The ‘Bumba’

July 19, 2014

That Tuesday morning when Kumo Adomako woke up and saw a large white heron perching on the window sill of his apartment window in Telok Kurau. He realized deep in the marrow of his bones this Tuesday would be very different from all other Tuesdays that had once come and past in his twenty three years of life – the ‘Bumba’ the divine messenger from that other world the elders in his village only made gestures by pointing away from them while rolling their eyes and never once speaking the name of the place…not even once…had visited him and left an ominous omen. Kumo picked up the solitary feather and held it up against the light like some sacred amulet – he set it carefully to his right ear when he went out into the world that day.

As he walked all the way to Aljunied MRT station as he did everyday, that day Kumo walked ever so slowly and carefully always mindful never to break the spell.

He made sure his feet never once stepped across a broken line on the pavement. And when he reached the train platform he felt a sudden wave of relief as if he had just crossed a croc infested river. Soon the feeling settled and once again Komu was invaded by the vague sense of something missing in his life like a man standing before a strange arrangements of alphabets that he could not read. But this was feeling of acute estrangement was soon swept away by a stronger under current that intensified with every passing moment. The conviction that soon all would be revealed in good time by the ‘Bumba’. Kumo did not need any further confirmation that this was the Tuesday of all his Tuesdays. He just knew. Everything about today had a supernatural intensity. Nothing was the way it had been. Not even the blob of green spit that had marked the first few pavements when he started his meditative walk this morning – it looked like a bejeweled emerald. Even the mundane morning bright sky, empty and clear apart from one distant bluish puff of cumulus, which cast a drifting shadow over the neat blocks of housing estate seemed so virginal. As if he was looking at the world for the very first time and this filled him with giddiness.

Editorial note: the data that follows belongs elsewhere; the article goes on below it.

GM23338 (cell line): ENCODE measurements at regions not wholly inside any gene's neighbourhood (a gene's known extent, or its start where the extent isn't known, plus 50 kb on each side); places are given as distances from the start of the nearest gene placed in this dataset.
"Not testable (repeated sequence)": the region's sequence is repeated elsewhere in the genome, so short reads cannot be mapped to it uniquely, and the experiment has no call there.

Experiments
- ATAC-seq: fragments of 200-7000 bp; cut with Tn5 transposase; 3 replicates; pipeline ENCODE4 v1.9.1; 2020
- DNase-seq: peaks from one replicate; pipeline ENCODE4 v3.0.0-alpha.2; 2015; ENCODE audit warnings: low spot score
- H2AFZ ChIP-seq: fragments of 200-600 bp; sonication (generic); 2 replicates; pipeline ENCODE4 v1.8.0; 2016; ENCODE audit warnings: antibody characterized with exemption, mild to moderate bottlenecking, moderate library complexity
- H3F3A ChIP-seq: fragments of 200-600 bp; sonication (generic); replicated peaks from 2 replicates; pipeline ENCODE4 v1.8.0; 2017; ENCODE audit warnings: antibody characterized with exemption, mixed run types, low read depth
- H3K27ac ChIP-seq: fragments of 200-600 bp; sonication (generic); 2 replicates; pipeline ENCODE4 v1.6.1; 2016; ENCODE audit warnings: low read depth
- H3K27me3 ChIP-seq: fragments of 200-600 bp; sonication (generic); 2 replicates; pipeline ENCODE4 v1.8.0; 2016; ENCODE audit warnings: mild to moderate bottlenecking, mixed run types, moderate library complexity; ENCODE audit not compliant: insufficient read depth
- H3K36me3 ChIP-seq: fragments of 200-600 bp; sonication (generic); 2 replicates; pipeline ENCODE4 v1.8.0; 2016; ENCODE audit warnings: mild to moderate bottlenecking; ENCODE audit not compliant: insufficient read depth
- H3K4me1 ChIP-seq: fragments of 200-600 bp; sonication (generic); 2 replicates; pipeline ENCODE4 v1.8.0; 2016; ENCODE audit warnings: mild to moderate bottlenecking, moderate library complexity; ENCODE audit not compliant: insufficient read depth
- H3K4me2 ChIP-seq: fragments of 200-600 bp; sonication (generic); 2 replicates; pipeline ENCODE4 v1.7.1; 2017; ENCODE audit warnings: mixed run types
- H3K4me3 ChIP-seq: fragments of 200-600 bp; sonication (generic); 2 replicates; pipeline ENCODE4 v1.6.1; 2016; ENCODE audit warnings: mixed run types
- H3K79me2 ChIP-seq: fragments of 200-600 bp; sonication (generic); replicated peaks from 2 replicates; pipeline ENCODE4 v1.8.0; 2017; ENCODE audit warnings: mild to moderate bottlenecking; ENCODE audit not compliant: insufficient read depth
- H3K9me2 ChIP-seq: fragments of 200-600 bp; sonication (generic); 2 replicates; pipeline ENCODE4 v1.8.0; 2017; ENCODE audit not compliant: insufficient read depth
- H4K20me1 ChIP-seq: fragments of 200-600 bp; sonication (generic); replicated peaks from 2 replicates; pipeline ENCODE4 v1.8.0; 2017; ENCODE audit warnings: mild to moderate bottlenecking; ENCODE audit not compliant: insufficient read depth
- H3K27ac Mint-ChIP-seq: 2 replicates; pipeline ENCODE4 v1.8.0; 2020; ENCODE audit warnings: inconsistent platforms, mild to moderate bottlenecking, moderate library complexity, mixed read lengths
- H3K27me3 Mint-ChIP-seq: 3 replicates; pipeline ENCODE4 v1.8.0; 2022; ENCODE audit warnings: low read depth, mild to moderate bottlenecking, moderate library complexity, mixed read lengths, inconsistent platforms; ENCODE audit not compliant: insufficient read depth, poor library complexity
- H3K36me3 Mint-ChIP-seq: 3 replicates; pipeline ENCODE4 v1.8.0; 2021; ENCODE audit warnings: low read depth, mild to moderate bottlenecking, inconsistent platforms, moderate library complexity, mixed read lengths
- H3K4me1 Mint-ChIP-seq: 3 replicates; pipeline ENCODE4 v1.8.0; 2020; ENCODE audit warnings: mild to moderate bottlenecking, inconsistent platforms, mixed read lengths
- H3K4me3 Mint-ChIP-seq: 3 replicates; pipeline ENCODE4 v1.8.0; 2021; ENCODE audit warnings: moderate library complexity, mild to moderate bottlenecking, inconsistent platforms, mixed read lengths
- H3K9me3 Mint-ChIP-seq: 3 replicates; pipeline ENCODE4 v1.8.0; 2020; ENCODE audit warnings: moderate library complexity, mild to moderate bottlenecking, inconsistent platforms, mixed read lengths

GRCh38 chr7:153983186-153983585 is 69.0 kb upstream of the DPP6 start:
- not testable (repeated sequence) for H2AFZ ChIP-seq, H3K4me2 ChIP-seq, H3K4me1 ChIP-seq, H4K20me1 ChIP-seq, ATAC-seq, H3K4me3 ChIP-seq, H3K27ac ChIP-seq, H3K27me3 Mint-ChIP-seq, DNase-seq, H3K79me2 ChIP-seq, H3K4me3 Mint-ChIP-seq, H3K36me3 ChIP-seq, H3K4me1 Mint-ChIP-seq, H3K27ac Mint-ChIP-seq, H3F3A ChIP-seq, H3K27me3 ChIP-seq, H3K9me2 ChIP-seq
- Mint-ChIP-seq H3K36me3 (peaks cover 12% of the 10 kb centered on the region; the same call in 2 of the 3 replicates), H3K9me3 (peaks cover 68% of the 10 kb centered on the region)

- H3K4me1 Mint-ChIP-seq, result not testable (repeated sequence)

Kumo did not have to wait long for the cryptic message of the ‘Bumba’ to reveal to him why this Tuesday would be different from all the rest of his other Tuesdays. When the station stopped at Tanah Merah and the door hissed open. A man like any other man in all the rolling vastness of the sea of humanity stepped in – he was wearing a loose fitting T shirt, bermuda’s and slippers carrying what appeared to be groceries. The man sat opposite Kumo. He was none other than the Shahidi, the Chinaman cocoa planter of Gabundi Estate.

Kumo shifted his eyes down and bit his lips in deference as he had always done before the Shahidi. Before he did so, he read the words of the man’s T shirt –

‘Different day, Same shit.’

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